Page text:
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Consumer-Driven Health Care: Implications for Providers, Payers, and Policy-Makers 1st Edition
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From The New England Journal of Medicine
Copyright © 2004 Massachusetts Medical Society. All rights reserved. The New England Journal of Medicine is a registered trademark of the MMS.
—Barbara Bigelow, Ph.D., co-editor, Health Care Management Review, professor of management, Clark University Graduate School of Management
"Regina Herzlinger has a formidable reputation as an expert on reforming health care. There are lessons here for all of us who care about reforming our health systems to make them better."
—David Willets, MP, Shadow Work and Pensions Secretary and member of Parliament , UK.
"This book is a must-read for anyone who wants to know why the American model of health insurance benefits that has been around for about 50 years is all washed up, and what is most likely to replace it."
—Roger Feldman, Blue Cross Professor of Health Insurance, University of Minnesota
"No other author in the health field could write a book like Consumer-Driven Health Care, or make the kind of impact that Regina Herzlinger can make on America’s $1.5 trillion health care industry. As one of the health field’s most respected economists and business strategists, Professor Herzlinger can persuade corporate CEOs, Washington policymakers, benefits administrators, and hospital executives to reshape their strategy based on a market run by consumers. Remarkably, for an academic, she can write. This book translates health economics into simple English, reducing the “mystery-inside-a-conundrum” field into everyday transactions like selecting a health plan that any health care consumer can recognize. Consumer-Driven Health Care will be a top candidate for health care’s 'book of the year.'"
—Russell C. Coile, Jr., consultant, editor, Russ Coile’s Health Trends, and author, Competing On Excellence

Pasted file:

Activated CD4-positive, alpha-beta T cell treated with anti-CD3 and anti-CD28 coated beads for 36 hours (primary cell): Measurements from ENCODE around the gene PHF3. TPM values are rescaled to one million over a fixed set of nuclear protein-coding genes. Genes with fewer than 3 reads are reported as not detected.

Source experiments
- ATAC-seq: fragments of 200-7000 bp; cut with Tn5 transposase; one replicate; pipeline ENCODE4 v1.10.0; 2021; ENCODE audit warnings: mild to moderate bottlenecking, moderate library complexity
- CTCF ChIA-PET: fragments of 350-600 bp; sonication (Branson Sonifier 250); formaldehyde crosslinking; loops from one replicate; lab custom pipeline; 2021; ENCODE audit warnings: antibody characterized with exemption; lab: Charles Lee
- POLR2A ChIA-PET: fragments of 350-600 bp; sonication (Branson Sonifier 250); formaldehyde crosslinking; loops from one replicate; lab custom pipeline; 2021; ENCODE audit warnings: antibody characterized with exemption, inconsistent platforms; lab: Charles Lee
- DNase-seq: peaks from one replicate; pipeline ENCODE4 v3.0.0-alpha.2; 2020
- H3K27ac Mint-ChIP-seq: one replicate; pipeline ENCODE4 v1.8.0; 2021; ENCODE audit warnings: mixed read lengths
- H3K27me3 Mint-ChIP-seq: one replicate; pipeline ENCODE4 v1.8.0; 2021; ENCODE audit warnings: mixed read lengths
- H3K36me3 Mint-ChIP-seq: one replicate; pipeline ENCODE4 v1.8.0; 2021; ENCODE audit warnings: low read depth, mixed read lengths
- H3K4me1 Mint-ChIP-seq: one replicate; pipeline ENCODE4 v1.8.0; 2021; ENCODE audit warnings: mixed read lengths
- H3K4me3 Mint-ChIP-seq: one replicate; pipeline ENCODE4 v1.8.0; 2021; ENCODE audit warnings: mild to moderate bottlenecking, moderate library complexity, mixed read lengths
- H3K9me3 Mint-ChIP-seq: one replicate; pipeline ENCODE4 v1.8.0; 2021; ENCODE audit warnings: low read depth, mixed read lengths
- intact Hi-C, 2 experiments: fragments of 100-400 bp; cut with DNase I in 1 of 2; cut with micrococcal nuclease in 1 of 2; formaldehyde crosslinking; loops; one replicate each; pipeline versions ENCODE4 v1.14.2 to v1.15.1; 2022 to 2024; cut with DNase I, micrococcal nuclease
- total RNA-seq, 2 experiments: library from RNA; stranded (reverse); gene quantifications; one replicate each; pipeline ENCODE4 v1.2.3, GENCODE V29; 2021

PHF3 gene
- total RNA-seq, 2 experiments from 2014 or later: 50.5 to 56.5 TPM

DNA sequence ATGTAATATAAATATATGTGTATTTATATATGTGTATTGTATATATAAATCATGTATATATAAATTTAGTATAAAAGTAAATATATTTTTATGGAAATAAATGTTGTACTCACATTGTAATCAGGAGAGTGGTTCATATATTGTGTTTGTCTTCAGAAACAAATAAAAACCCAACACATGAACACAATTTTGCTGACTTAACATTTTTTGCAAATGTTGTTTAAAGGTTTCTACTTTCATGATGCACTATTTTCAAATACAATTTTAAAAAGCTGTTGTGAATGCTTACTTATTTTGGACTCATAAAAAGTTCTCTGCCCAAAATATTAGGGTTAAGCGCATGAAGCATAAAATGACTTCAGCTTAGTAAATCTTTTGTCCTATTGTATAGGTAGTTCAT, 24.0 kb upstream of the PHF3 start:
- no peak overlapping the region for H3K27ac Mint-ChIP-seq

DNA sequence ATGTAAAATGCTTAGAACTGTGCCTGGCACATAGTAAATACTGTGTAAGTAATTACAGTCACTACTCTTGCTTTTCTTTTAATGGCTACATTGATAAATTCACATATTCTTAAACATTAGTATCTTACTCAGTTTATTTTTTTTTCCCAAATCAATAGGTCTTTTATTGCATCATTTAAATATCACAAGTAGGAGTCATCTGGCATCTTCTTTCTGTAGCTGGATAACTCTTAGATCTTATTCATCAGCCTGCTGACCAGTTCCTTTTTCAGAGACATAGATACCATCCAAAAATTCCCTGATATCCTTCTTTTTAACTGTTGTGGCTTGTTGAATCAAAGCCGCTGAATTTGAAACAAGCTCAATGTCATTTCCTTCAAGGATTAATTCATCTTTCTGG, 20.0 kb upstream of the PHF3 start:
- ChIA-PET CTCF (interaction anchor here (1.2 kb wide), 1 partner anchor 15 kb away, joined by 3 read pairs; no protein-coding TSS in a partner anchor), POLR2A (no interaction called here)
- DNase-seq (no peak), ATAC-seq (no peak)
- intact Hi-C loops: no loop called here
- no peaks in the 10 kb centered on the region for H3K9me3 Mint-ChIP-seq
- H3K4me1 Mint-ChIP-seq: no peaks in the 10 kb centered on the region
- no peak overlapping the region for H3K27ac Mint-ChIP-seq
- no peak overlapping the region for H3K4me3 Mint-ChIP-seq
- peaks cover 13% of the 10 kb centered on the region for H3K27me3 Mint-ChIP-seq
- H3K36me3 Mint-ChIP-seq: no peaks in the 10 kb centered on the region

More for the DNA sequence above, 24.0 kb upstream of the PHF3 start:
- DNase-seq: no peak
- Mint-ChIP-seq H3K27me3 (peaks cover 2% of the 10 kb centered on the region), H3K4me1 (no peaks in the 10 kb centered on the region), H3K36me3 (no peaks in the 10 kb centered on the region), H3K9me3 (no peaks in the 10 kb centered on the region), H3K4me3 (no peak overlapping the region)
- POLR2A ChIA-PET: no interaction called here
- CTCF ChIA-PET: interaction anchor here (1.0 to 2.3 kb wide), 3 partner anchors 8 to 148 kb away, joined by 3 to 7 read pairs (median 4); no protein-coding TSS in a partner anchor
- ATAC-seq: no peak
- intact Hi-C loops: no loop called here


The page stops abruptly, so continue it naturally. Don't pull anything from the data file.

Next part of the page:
Top Customer Reviews
In the first part of her new 900-page book, Dr. Herzlinger makes a convincing case about how and why health care is broken and why market-based solutions - which empower consumers - are best. She restates the case she made in Market-Driven Health Care for putting consumers directly in charge of their own decisions (picking insurance plans, making medical decisions).
Through transparency of information, a realignment of incentives, and new tools to support decision-making by patients, the consumer-driven model gives individuals a clear stake in their own health care. While not unique to other parts of the US economy, the approach is a radical departure for the $1.7 trillion health care market. As Dr. Herzlinger makes clear in her energetic analysis, the absence of these proven market-based tools goes a long to explain why health care became our most inefficient, outdated, and error-prone industry.
The second part - about 80 percent of the book - is a collection of 73 think pieces written by 92 other experts. With short introductions by Dr. Herzlinger, these articles serve as a useful initial knowledge base for a growing field with an uncertain future.
The book has its limitations. For example, Dr. Herzlinger's case for the consumer-driven model fails to address the Medicare and Medicaid systems.Read more ›
The material in this substantial volume is organized within five Parts. Herzlkinger wrote the first, "Why We Need Consumer-Driven Health Care," then edited the contributions by others which comprise Parts Two-Five. She also wrote Chapter 78, "A Health Care SEC: The Truth, the Whole Truth, and Nothing But the Truth." For most of us who are not health care professionals, this volume provides about as much information as we could possibly need, much less process. I especially appreciate the fact that Herzlinger and her associate contributors make a conscious effort to avoid jargon, vague theories, oblique hypotheses, etc. They obviously believe that major health care issues are too important to be packaged as flimflam, swamp gas, and flapdoodle. Hence their rigorous focus on explaining (from a variety of perspectives) why consumer-driven health care is needed, and, how to establish and then sustain it.Read more ›